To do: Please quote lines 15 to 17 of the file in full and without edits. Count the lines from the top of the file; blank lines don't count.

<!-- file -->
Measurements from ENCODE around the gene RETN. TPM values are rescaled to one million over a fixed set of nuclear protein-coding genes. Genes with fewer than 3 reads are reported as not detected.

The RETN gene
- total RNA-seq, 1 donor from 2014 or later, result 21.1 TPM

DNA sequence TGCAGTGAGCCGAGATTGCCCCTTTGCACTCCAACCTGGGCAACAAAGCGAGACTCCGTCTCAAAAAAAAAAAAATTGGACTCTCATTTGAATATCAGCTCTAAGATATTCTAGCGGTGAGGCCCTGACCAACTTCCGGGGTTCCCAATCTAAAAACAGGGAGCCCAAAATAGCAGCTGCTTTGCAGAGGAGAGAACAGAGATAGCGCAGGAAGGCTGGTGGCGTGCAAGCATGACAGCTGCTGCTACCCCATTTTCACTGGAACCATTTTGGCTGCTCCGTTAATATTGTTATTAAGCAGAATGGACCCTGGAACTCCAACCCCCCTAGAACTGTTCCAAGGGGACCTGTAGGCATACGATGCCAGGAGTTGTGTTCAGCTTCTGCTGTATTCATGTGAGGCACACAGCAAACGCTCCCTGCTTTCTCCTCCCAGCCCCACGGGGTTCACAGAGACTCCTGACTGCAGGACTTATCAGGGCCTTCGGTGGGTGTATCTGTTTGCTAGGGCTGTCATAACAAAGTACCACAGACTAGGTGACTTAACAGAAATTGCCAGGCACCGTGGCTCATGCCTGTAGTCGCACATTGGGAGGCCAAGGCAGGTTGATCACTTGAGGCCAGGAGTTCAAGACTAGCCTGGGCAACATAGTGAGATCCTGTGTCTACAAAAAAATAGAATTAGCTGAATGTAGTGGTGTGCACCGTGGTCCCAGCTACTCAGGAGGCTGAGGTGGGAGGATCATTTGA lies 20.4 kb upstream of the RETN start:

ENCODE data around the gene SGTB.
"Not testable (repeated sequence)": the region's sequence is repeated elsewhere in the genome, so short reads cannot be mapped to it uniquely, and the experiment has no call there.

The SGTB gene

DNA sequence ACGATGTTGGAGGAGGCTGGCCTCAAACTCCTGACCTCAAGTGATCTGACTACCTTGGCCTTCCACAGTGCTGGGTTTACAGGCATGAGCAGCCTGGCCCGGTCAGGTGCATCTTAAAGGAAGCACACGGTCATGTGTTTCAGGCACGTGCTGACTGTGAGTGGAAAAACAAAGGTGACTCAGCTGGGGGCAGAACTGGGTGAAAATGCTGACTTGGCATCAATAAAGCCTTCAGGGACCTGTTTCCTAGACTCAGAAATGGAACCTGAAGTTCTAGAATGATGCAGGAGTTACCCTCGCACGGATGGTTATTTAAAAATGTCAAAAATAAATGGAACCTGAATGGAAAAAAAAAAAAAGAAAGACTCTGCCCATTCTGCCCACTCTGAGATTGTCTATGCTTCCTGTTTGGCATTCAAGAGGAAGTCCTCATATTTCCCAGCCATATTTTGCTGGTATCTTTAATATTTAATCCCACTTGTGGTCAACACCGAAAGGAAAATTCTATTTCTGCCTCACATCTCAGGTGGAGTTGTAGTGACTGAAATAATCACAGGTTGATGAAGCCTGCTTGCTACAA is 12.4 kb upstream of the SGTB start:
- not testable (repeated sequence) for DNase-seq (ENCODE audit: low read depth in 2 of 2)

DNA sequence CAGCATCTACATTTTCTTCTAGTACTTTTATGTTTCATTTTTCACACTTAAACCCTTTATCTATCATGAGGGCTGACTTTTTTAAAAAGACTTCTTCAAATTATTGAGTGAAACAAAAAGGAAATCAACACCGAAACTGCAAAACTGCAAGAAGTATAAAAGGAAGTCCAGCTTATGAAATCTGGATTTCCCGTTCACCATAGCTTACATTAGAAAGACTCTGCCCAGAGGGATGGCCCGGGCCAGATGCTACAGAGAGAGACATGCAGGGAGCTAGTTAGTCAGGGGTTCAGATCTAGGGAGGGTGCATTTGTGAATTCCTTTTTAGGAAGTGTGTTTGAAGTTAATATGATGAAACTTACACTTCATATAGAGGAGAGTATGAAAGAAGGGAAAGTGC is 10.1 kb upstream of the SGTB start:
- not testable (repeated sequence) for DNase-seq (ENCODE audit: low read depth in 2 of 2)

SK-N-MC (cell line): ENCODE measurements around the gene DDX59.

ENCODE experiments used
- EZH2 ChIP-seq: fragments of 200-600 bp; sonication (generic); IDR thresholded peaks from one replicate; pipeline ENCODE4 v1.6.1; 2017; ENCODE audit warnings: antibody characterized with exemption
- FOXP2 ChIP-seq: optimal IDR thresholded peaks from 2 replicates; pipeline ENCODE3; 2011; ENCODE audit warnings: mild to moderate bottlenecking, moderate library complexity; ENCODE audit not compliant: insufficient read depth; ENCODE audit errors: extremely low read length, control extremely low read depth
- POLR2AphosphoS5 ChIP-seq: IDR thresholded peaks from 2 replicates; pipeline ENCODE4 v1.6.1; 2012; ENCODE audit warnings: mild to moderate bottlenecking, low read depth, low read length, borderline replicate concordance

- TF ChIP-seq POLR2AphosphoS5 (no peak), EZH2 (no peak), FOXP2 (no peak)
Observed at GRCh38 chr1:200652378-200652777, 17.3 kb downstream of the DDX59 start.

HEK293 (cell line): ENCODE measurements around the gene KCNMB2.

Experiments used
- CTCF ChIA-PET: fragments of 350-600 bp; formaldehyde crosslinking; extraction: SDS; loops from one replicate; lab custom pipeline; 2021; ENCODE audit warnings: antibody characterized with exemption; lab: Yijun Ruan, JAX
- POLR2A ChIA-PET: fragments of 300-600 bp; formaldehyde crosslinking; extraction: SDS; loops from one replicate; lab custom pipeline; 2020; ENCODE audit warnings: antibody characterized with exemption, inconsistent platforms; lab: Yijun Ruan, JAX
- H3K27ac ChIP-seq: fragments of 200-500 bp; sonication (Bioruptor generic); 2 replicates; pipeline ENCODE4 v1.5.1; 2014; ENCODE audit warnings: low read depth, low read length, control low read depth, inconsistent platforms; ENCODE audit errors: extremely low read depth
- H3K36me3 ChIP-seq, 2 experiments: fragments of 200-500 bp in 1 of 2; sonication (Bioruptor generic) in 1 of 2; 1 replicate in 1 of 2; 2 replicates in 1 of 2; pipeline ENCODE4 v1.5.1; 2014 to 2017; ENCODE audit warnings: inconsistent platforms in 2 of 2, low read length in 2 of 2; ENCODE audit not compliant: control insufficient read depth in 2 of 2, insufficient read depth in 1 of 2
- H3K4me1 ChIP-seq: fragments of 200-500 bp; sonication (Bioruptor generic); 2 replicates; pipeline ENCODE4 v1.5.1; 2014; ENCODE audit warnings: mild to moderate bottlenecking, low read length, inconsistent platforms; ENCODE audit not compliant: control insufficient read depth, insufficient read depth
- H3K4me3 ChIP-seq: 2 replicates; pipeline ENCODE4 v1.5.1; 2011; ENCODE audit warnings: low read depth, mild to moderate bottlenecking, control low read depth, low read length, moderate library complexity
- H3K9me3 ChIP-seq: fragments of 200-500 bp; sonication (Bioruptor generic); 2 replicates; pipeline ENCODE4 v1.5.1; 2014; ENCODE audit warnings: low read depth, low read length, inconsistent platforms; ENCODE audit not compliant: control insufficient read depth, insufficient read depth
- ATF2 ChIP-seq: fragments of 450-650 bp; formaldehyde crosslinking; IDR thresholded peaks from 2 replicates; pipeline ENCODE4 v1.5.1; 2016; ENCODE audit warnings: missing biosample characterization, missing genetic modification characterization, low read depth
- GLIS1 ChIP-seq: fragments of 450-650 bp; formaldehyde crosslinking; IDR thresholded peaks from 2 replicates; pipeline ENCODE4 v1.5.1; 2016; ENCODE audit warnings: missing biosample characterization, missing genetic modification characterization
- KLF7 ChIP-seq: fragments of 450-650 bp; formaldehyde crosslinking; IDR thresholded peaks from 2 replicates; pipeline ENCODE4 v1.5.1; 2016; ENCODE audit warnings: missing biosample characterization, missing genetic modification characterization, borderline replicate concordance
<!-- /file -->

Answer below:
- FOXP2 ChIP-seq: optimal IDR thresholded peaks from 2 replicates; pipeline ENCODE3; 2011; ENCODE audit warnings: mild to moderate bottlenecking, moderate library complexity; ENCODE audit not compliant: insufficient read depth; ENCODE audit errors: extremely low read length, control extremely low read depth
- POLR2AphosphoS5 ChIP-seq: IDR thresholded peaks from 2 replicates; pipeline ENCODE4 v1.6.1; 2012; ENCODE audit warnings: mild to moderate bottlenecking, low read depth, low read length, borderline replicate concordance

- TF ChIP-seq POLR2AphosphoS5 (no peak), EZH2 (no peak), FOXP2 (no peak)